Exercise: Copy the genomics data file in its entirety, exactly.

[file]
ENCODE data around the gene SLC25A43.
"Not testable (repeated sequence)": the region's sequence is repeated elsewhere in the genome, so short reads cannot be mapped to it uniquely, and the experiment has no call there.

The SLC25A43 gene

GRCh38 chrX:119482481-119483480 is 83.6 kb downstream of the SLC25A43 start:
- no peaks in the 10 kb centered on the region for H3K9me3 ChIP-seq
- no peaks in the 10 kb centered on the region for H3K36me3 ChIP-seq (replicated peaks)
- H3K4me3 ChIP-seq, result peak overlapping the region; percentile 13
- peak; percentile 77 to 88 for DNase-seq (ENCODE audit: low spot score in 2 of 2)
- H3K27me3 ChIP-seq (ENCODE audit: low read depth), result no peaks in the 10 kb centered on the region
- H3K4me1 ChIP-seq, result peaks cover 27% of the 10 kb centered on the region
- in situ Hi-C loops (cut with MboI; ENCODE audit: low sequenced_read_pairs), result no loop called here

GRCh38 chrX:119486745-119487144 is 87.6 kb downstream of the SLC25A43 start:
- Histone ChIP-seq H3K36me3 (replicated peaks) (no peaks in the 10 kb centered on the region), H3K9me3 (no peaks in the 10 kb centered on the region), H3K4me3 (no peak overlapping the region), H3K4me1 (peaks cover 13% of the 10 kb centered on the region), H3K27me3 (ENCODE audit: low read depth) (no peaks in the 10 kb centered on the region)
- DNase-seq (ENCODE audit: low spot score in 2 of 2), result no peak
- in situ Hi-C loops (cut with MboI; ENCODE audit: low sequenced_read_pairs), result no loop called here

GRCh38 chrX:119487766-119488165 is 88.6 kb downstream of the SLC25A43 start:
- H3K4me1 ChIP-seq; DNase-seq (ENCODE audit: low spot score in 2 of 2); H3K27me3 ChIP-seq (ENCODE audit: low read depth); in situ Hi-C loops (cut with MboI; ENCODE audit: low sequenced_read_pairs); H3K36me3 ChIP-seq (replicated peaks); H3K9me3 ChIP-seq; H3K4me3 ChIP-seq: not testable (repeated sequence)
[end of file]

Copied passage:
ENCODE data around the gene SLC25A43.
"Not testable (repeated sequence)": the region's sequence is repeated elsewhere in the genome, so short reads cannot be mapped to it uniquely, and the experiment has no call there.

The SLC25A43 gene

GRCh38 chrX:119482481-119483480 is 83.6 kb downstream of the SLC25A43 start:
- no peaks in the 10 kb centered on the region for H3K9me3 ChIP-seq
- no peaks in the 10 kb centered on the region for H3K36me3 ChIP-seq (replicated peaks)
- H3K4me3 ChIP-seq, result peak overlapping the region; percentile 13
- peak; percentile 77 to 88 for DNase-seq (ENCODE audit: low spot score in 2 of 2)
- H3K27me3 ChIP-seq (ENCODE audit: low read depth), result no peaks in the 10 kb centered on the region
- H3K4me1 ChIP-seq, result peaks cover 27% of the 10 kb centered on the region
- in situ Hi-C loops (cut with MboI; ENCODE audit: low sequenced_read_pairs), result no loop called here

GRCh38 chrX:119486745-119487144 is 87.6 kb downstream of the SLC25A43 start:
- Histone ChIP-seq H3K36me3 (replicated peaks) (no peaks in the 10 kb centered on the region), H3K9me3 (no peaks in the 10 kb centered on the region), H3K4me3 (no peak overlapping the region), H3K4me1 (peaks cover 13% of the 10 kb centered on the region), H3K27me3 (ENCODE audit: low read depth) (no peaks in the 10 kb centered on the region)
- DNase-seq (ENCODE audit: low spot score in 2 of 2), result no peak
- in situ Hi-C loops (cut with MboI; ENCODE audit: low sequenced_read_pairs), result no loop called here

GRCh38 chrX:119487766-119488165 is 88.6 kb downstream of the SLC25A43 start:
- H3K4me1 ChIP-seq; DNase-seq (ENCODE audit: low spot score in 2 of 2); H3K27me3 ChIP-seq (ENCODE audit: low read depth); in situ Hi-C loops (cut with MboI; ENCODE audit: low sequenced_read_pairs); H3K36me3 ChIP-seq (replicated peaks); H3K9me3 ChIP-seq; H3K4me3 ChIP-seq: not testable (repeated sequence)